The former Massachusetts governor and 2008 presidential candidate has spent the last three years laying the foundations for another run at the White House — building a vigorous political action committee, making regular media appearances, and penning a policy-heavy book.

    Click here to see a slideshow of the former Mass. governor.

    In April, he announced, via YouTube and Twitter, that he'd formed an exploratory commitee. Romney made his run official in Stratham, N.H., on June 2.

    The former CEO of consulting firm Bain & Company and the president of the organizing committee for the 2002 Winter Olympics in Salt Lake City, Romney frequently highlights his business background as one of his main qualifications to serve as president.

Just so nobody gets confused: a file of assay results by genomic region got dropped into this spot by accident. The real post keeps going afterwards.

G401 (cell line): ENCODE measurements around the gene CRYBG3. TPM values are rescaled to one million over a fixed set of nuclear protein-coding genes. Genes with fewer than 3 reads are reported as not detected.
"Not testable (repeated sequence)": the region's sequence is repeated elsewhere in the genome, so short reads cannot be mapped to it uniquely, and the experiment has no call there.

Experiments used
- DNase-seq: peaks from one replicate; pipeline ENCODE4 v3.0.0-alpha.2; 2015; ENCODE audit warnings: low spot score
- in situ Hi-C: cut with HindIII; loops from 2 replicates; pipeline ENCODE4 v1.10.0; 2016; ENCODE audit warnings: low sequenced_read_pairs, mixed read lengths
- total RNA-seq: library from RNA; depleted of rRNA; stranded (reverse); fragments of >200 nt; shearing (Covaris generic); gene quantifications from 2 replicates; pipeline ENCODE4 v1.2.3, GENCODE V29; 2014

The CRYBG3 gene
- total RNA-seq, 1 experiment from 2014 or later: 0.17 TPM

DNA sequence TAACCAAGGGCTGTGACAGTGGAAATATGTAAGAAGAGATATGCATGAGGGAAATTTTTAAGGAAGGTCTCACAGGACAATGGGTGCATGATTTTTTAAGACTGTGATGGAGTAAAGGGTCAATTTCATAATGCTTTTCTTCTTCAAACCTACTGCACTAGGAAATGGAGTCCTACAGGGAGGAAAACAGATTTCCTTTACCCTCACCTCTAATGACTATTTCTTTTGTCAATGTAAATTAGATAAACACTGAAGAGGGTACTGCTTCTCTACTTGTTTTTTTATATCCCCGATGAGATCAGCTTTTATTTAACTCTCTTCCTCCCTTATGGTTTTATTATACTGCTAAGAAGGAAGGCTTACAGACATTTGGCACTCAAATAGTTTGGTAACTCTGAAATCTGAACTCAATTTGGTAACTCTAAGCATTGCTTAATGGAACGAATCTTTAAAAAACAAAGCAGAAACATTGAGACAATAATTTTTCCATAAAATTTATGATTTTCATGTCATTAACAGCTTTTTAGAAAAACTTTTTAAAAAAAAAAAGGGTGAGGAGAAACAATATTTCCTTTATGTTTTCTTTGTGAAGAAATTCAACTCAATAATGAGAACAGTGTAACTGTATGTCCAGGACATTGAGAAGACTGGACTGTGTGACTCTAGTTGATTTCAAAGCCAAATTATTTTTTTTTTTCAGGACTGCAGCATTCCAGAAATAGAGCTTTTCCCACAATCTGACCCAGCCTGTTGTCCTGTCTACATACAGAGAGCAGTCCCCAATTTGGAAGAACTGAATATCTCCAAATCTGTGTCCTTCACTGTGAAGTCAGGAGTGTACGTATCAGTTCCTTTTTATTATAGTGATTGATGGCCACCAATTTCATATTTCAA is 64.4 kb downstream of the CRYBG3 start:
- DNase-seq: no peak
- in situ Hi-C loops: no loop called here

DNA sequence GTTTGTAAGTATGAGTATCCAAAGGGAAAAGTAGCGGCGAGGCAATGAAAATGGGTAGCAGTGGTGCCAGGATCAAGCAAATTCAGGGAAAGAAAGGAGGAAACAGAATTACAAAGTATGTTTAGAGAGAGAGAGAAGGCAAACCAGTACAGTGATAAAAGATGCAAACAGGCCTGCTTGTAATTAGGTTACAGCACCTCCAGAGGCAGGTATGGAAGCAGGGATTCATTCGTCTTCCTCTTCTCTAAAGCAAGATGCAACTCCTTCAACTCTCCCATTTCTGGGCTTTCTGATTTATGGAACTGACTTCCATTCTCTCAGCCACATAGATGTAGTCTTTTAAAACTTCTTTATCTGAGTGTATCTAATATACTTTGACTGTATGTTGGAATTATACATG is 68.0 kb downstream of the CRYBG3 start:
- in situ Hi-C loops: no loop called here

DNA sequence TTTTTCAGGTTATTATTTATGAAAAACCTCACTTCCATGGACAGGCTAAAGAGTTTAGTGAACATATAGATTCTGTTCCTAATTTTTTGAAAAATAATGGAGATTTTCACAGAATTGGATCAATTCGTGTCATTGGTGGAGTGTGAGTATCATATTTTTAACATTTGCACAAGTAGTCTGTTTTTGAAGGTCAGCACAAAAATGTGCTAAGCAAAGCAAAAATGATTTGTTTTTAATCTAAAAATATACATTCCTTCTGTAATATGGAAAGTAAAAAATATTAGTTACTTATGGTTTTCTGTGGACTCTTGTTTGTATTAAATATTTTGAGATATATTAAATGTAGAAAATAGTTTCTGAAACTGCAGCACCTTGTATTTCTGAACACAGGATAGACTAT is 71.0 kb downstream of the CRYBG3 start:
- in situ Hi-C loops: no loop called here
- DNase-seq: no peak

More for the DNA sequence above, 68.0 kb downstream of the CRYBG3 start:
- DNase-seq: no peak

Slideshow: Mitt Romney's life in politics

    To capture the nomination, Romney will have to defend the health care overhaul he enacted during his governorship — legislation that bears similarities to the Obama-backed bill despised by many conservatives. He'll also have to overcome the perception of being a flip-flopper (like supporting abortion rights in his 1994 and 2002 bids for office, but opposing them in his '08 run).

    In the first quarter of 2011, he netted some $1.8 million through his PAC "Free and Strong America."

  • Herman Cain, announced on May 21

    Image: Herman Cain
    Brendan Smialowski  /  Getty Images file
    Talk show host Herman Cain

    Cain, an Atlanta radio host and former CEO of Godfather’s Pizza, has support from some Tea Party factions.

    Click here to see a slideshow of the Atlanta radio host.